Once we get to Works of Love (1847), Kierkegaard’s “Christian deliberations in the form of discourses,” we see a different and more robust second ethics than was proposed (and shipwrecked) in the first ethics in Silentio’s Fear and Trembling. Itself a long meditation on the commandment “You shall love your neighbor as yourself,” Works of Love has some interesting responses, both conciliatory and critical, to the Kantian and Levinasian challenges. To be in a proper God-relationship, for Kierkegaard, is to see that relationship extend to the neighbor. Who is one’s neighbor? Kierkegaard’s response is simple and direct: “the neighbor is the person who is nearer to you than anyone else” (WL, 21). He continues, “if there is one other person whom you in the Christian sense love as yourself or in whom you love the neighbor, then you love all people” (WL, 21). The neighbor, essentially, is a “redoubling” of the self. When I love someone in the same way as I love myself, that other person is my neighbor.
In a critical response to Kant, who claimed that love as inclination cannot be commanded, Kierkegaard contested that love is not an inclination — it is a duty. As such, it can be, and is, commanded in Matthew 22:39: “But the second commandment is like it: You shall love your neighbor as yourself” (WL, 17). Kierkegaard continues, “A person should love God unconditionally in obedience and love him in adoration” (WL, 19). The law commands dutiful love, and the ethical edification of others is a key element to this command. Kierkegaard writes, “to love oneself in the divine sense is to love God, and to truly love another person is to help that person to love God or in loving God. Therefore, inwardness here is not defined merely by the love-relationship but by the God-relationship” (WL, 130). The true Christian for Kierkegaard is the truth-witness, who like Jesus, takes on the role of the suffering servant. Persecution and ostracism are essential elements in an authentic religious existence. In the Journals and Papers, Kierkegaard notes that
One must actually have suffered a great deal in the world and have been made very unhappy before there can even be any question of beginning to love the neighbor. The neighbor does not come into existence until in self-denial one has died to earthly happiness and joys and comforts. Therefore the immediate person cannot be properly censured for not loving the neighbor, because the immediate person is too happy for the neighbor to exist for him. Anyone who clings to earthly life does not love his neighbor — that is, for him the neighbor does not exist.
The fruits of love are made manifest in the works of love. The individual who bears witness to her God-relation loves the neighbor, and loves the neighbor unconditionally, even in the face of persecution.
The self-in-relation is the true self, for Kierkegaard as well as for Levinas. Responsibility, response to command, is the precondition for human freedom, and not vice versa. This is one point at which Kierkegaard and Levinas are in agreement, contrary to the Kantian teaching that “freedom [of the will] must be presupposed as a property of the will of all rational beings” (PP, 95). Kant continues, “Reason must regard itself as the author of its principles independently of alien influences” (PP, 96). Kierkegaard and Levinas respond by claiming that, prior to the emergence of human rationality (or consciousness), there is a responsibility (moral conscience) that awakens the ethical and epistemological subjectivity of the human individual. It is infinity that gives rise to finitude, absolute exteriority resides within absolute interiority, the eternal that fashions the temporal, and from Otherness and difference that selfhood and sameness are determined.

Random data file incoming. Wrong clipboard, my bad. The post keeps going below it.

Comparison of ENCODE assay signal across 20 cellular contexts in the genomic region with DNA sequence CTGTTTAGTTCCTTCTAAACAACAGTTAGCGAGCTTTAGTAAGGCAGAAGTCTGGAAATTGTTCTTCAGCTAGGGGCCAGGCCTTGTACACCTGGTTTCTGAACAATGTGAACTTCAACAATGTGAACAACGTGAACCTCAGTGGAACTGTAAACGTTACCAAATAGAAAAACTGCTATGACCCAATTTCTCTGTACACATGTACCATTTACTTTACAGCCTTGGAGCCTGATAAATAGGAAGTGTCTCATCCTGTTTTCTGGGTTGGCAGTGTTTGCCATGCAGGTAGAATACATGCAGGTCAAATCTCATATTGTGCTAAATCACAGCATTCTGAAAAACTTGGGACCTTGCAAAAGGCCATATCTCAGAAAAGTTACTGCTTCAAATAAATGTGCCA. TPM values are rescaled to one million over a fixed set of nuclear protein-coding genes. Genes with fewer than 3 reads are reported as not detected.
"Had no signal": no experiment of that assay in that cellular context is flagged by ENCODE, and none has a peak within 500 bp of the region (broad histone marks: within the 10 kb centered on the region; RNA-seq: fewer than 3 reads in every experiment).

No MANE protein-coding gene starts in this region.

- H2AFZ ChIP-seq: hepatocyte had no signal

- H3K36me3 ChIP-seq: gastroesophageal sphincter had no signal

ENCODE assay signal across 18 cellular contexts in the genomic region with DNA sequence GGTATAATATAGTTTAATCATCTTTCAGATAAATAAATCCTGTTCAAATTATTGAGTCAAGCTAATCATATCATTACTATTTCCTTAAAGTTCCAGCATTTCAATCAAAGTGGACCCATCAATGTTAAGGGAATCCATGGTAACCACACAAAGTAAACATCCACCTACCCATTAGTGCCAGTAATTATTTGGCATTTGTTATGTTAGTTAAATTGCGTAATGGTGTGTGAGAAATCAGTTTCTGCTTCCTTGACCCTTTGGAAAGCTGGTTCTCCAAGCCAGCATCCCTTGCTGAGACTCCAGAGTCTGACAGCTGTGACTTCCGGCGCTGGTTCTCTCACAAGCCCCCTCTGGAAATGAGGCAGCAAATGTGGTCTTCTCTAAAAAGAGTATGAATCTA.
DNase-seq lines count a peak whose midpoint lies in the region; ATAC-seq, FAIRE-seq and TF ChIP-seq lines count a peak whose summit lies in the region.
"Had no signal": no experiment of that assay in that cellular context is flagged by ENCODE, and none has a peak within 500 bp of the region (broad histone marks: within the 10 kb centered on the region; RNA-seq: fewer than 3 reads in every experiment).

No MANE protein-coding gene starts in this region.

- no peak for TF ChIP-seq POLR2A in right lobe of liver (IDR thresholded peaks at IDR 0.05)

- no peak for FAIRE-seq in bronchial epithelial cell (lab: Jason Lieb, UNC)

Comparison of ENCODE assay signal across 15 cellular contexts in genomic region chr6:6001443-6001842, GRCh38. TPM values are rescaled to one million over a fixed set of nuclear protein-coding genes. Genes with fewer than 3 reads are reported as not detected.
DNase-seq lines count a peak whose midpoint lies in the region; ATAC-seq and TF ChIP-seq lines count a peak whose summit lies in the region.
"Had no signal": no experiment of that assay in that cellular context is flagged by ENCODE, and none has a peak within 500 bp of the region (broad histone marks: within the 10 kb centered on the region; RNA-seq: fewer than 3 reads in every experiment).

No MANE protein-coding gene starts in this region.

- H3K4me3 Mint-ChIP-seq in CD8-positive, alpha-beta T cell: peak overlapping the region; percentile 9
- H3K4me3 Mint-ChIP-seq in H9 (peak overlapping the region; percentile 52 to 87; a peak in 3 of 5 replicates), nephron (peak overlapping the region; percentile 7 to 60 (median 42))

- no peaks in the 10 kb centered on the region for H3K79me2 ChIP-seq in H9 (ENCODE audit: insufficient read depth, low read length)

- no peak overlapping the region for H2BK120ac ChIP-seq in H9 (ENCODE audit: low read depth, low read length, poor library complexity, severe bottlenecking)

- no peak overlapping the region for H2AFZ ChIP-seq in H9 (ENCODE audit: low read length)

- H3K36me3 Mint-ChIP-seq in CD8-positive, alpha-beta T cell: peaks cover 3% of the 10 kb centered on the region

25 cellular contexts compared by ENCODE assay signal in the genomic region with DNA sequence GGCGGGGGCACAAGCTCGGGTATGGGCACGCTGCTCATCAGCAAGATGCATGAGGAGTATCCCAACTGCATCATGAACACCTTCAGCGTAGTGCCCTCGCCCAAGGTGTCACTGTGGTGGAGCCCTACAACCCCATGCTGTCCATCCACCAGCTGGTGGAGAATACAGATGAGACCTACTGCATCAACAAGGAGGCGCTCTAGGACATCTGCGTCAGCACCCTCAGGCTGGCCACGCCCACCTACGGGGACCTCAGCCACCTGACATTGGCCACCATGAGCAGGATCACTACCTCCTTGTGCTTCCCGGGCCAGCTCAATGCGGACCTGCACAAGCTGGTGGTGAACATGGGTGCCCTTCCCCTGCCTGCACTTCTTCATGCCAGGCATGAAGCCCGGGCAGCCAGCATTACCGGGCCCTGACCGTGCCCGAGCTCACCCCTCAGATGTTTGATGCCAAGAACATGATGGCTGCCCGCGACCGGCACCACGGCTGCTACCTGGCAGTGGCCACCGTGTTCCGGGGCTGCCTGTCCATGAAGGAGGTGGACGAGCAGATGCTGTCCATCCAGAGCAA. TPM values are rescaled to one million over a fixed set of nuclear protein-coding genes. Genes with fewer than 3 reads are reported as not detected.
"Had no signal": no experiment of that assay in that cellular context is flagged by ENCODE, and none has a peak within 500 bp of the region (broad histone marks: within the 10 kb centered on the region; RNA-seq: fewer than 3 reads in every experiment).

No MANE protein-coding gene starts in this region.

Kierkegaard, following Christian teachings, differentiates three forms of love: erotic, friendship, and neighbor-love. The first two forms are defined by the objects of love, are conditional, particular, and reciprocal. The third type of love is blessed and special because it is non-possessive, unconditional, and asymmetrical. This version of love is given as gift; that is, it is freely given without expectation of return or reciprocity. It is in this light that Kierkegaard’s agapic loving individual is a full-fledged member of Kant’s Kingdom (or Realm) of Ends, treating every other person with respect and dignity. However, once one makes the move into the religious modality, there is a qualitatively different view of what constitutes one’s ethical duties — rather than one’s autonomous self-legislation as the author of moral responsibilities, the single individual realizes not only that God is love, but also that every relationship in which there is love, God’s presence has always already been present. In this version of love, there are no friends, lovers, or enemies — there are neighbors, and we are commanded to love our neighbors as ourselves. From this new reading, we could reinterpret the Akedah as a case in which Abraham actually did lose Isaac as a son, but he was returned Isaac as his neighbor. This responds to Levinas’s critique in a satisfactory manner.